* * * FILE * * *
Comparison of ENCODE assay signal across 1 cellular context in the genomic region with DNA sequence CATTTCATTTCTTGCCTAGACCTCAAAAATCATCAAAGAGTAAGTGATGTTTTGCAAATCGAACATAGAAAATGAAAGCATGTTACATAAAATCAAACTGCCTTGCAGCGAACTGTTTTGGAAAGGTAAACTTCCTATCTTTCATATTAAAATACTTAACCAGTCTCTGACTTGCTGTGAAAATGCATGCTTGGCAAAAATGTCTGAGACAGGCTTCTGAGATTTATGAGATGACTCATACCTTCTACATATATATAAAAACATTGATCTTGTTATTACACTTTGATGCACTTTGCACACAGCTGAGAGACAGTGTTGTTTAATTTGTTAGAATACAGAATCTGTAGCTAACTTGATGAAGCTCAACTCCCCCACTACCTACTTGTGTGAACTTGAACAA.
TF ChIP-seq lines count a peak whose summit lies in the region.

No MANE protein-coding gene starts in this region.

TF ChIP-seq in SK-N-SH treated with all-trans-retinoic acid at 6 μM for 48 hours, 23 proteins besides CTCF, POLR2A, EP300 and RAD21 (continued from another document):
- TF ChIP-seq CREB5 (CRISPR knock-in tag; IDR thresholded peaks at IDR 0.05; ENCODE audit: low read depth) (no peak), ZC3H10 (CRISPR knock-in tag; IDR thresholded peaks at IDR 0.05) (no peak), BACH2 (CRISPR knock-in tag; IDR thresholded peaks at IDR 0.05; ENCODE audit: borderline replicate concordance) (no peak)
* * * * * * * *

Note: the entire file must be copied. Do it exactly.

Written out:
Comparison of ENCODE assay signal across 1 cellular context in the genomic region with DNA sequence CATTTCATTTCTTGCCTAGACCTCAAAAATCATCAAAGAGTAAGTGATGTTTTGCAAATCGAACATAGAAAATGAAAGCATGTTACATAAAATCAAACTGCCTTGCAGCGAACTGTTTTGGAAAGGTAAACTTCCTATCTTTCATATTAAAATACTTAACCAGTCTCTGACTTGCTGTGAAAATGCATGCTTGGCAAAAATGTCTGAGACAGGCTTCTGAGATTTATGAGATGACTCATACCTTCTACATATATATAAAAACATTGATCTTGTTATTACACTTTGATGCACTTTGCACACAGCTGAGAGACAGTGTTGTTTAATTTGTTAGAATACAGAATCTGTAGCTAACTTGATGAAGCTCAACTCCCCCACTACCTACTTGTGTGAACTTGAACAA.
TF ChIP-seq lines count a peak whose summit lies in the region.

No MANE protein-coding gene starts in this region.

TF ChIP-seq in SK-N-SH treated with all-trans-retinoic acid at 6 μM for 48 hours, 23 proteins besides CTCF, POLR2A, EP300 and RAD21 (continued from another document):
- TF ChIP-seq CREB5 (CRISPR knock-in tag; IDR thresholded peaks at IDR 0.05; ENCODE audit: low read depth) (no peak), ZC3H10 (CRISPR knock-in tag; IDR thresholded peaks at IDR 0.05) (no peak), BACH2 (CRISPR knock-in tag; IDR thresholded peaks at IDR 0.05; ENCODE audit: borderline replicate concordance) (no peak)